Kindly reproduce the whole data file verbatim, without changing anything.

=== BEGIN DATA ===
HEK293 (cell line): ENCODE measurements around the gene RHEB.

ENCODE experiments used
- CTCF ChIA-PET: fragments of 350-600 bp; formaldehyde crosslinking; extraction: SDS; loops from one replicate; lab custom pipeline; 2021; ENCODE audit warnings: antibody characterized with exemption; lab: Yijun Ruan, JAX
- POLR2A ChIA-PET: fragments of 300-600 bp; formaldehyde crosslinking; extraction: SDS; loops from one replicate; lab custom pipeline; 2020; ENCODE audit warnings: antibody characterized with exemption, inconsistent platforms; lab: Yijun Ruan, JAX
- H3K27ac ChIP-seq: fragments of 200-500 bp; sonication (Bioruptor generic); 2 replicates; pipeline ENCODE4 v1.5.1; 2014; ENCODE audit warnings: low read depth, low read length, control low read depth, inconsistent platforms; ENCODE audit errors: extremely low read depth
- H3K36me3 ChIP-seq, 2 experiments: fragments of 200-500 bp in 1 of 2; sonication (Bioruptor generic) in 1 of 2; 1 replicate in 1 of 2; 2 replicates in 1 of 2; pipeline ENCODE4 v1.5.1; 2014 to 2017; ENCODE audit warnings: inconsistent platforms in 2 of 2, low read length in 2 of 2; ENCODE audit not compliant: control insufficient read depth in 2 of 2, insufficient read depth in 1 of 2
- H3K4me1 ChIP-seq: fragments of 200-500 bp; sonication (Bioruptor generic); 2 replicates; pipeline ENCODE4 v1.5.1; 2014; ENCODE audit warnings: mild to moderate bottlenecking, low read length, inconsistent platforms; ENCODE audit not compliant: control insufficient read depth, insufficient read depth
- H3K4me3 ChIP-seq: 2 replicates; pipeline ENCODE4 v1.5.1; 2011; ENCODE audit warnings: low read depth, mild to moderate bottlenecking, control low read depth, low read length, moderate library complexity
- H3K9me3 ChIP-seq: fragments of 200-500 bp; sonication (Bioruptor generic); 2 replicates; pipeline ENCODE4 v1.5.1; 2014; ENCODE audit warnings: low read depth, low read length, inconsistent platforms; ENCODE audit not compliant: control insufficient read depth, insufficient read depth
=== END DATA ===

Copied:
HEK293 (cell line): ENCODE measurements around the gene RHEB.

ENCODE experiments used
- CTCF ChIA-PET: fragments of 350-600 bp; formaldehyde crosslinking; extraction: SDS; loops from one replicate; lab custom pipeline; 2021; ENCODE audit warnings: antibody characterized with exemption; lab: Yijun Ruan, JAX
- POLR2A ChIA-PET: fragments of 300-600 bp; formaldehyde crosslinking; extraction: SDS; loops from one replicate; lab custom pipeline; 2020; ENCODE audit warnings: antibody characterized with exemption, inconsistent platforms; lab: Yijun Ruan, JAX
- H3K27ac ChIP-seq: fragments of 200-500 bp; sonication (Bioruptor generic); 2 replicates; pipeline ENCODE4 v1.5.1; 2014; ENCODE audit warnings: low read depth, low read length, control low read depth, inconsistent platforms; ENCODE audit errors: extremely low read depth
- H3K36me3 ChIP-seq, 2 experiments: fragments of 200-500 bp in 1 of 2; sonication (Bioruptor generic) in 1 of 2; 1 replicate in 1 of 2; 2 replicates in 1 of 2; pipeline ENCODE4 v1.5.1; 2014 to 2017; ENCODE audit warnings: inconsistent platforms in 2 of 2, low read length in 2 of 2; ENCODE audit not compliant: control insufficient read depth in 2 of 2, insufficient read depth in 1 of 2
- H3K4me1 ChIP-seq: fragments of 200-500 bp; sonication (Bioruptor generic); 2 replicates; pipeline ENCODE4 v1.5.1; 2014; ENCODE audit warnings: mild to moderate bottlenecking, low read length, inconsistent platforms; ENCODE audit not compliant: control insufficient read depth, insufficient read depth
- H3K4me3 ChIP-seq: 2 replicates; pipeline ENCODE4 v1.5.1; 2011; ENCODE audit warnings: low read depth, mild to moderate bottlenecking, control low read depth, low read length, moderate library complexity
- H3K9me3 ChIP-seq: fragments of 200-500 bp; sonication (Bioruptor generic); 2 replicates; pipeline ENCODE4 v1.5.1; 2014; ENCODE audit warnings: low read depth, low read length, inconsistent platforms; ENCODE audit not compliant: control insufficient read depth, insufficient read depth